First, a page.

Understanding Chemical Peels and How to Talk to Your Patients About Them

If you ask me what my favorite treatment to perform is, I don’t have a second of hesitation. I love chemical peels! 
Chemical peels are my favorite treatment for a number of reasons, but mainly because they’re so versatile. 
The sheer number of acids and combinations of acids you can use allows you to remedy such a wide variety of skin issues, and finding the best combination, makes the science-loving part of my heart pitter patter. 

Unfortunately, I’ve found a lot of my clients, who would be a good candidate for a chemical peel, don’t share the same love and can be skeptical since peels sound like a harsh and scary treatment. 
Because of this skepticism, and the fact that we should be knowledgeable about our industry, it’s important to stay informed so we can clearly explain chemical peels and provide the best care for our patients before, during, and after their treatments.
So, with that in mind, today I’m going to provide a brief overview of chemical peels and different types offered in the aesthetic industry as well as specific components and ingredients of chemical peels. I'll also touch on how to properly discuss chemical peels with your clients and help put them at ease if they’re a good candidate for the treatment. 

What is a Chemical Peel?

Although the popularity of chemical peels and the development and innovation behind them has rapidly increased in the past 5 to 10 years, chemical peels have actually been around for much longer.
In fact, they’ve been used for ages, but chemical peels were introduced into the clinical setting back in the 1880s when doctors, specifically plastic surgeons, started combining different acids on the skin for the purpose of skin rejuvenation. 
Fast forward to today, and the process and ingredients within chemical peels have become much more refined, but the most basic definition is still the same. 
A chemical peel is the use of an acid or a combination of acids on the skin to achieve rejuvenation.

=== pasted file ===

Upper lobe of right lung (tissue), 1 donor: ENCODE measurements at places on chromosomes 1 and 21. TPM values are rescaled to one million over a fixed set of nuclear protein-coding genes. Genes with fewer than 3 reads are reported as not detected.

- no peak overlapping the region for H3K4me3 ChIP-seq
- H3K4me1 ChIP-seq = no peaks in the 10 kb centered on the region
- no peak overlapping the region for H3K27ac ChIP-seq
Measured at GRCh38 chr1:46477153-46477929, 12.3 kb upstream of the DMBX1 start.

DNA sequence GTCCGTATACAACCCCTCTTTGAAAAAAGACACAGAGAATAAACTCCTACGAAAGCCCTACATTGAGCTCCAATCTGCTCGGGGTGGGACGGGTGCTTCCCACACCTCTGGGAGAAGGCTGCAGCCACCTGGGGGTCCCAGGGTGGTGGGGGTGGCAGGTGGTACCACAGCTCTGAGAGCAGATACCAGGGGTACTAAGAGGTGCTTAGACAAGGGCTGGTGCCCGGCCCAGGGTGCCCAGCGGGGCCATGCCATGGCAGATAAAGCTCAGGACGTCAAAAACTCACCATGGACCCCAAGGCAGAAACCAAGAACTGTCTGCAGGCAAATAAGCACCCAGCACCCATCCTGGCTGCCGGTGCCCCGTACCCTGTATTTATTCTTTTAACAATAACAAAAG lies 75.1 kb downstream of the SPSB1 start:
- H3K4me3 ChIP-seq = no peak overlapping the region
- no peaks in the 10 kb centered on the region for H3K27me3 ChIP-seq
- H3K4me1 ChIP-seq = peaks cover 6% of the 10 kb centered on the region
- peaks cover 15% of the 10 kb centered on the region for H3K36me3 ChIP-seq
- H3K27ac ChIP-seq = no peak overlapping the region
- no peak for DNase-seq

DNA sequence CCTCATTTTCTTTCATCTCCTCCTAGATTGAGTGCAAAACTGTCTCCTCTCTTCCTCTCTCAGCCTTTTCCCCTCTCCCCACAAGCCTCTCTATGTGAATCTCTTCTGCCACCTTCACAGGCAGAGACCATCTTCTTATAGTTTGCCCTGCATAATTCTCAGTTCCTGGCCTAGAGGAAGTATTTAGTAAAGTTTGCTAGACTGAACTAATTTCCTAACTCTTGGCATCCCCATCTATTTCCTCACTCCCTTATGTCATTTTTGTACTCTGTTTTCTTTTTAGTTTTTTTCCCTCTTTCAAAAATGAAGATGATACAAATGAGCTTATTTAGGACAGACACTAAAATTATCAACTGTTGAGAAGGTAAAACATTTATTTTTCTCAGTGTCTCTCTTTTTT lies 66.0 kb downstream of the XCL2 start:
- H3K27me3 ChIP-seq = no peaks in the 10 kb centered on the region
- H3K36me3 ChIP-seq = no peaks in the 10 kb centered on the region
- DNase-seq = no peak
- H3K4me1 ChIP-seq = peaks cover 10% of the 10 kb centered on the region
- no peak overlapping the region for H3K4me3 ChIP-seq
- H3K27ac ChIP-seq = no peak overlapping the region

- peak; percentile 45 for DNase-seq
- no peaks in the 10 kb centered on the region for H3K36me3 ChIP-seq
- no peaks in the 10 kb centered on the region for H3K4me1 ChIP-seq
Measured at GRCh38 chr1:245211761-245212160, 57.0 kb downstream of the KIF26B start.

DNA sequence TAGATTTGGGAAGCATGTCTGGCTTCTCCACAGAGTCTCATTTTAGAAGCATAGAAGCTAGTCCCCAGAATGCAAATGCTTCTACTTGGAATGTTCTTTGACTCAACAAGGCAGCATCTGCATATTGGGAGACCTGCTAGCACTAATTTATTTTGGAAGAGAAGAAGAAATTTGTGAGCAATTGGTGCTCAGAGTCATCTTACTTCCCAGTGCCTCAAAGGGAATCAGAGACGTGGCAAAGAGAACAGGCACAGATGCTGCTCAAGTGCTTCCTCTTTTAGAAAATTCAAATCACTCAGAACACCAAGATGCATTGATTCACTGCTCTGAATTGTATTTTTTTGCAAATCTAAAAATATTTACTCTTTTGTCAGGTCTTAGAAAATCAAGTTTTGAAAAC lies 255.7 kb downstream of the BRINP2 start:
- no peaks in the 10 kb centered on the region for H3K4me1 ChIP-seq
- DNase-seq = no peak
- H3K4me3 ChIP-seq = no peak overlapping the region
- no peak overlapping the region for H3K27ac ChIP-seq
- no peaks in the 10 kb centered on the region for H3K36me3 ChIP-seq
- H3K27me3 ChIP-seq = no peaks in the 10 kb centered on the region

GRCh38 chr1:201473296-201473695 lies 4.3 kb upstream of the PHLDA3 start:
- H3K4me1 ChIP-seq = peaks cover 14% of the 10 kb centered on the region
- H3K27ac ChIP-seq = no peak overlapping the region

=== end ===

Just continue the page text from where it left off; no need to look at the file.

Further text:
Typically, chemical peels are a blend of AHAs, BHAs, TCA, and/or Retinoic Acid, which we’ll talk more about shortly, but to start off broad, let’s talking about the three top categories of chemicals peels. 
Categories of chemical peels are determined by what the acid is, where it goes in the skin, and any alteration of the formula, which can be broken down into superficial, medium, and deep categories. As an aesthetician, the vast majority of the time you’re going to be working with superficial peels.  
1) Superficial chemical peels are synonymous with epidermal peels. 
2) Medium chemical peels go down to the dermis, either the papillary dermis which is referred to as the upper dermis or the reticular dermis also known as the lower dermis. 
3) And with deep chemical peels, namely a phenol peel, it’ll pass through all the layers down to the reticular dermis. 
The main differentiation with peels is how deep does it go in the skin and its boundaries. Each acid has its own mechanism for how deep it will go, but there are also other factors that contribute to where they work such as whether you pre-treated the skin with a retinoid or other agents beforehand, or if your patients have had other peels in the past. 

Knowing Which Acids to Use and When

The next and most important factor you’ll want to consider when choosing acids to use in a chemical peel is the strength of the acids you’ll be using, which you measure by the acid’s pH level. 
If you have an acid with a low pH like a 1.5 or 1.6, you’re working with a strong acid and if you have a higher pH, say around a 3.5, you have a weaker acid. 
You’ll notice that the states regulate the types of chemical peels that aestheticians can perform based on their pH level.  

There’s a lot of factors that go into targeting acids for specific conditions, but first, you want to look at the overall groups of acids. 
First, you’ve got the alpha hydroxy acid family, which includes glycolic, lactic, mandelic, malic, and citric acids. 
Glycolic acid is one of the most popular acids for peels because it loves both water and oil, which allows it to be one of the best acids for penetrating and acting well with the skin.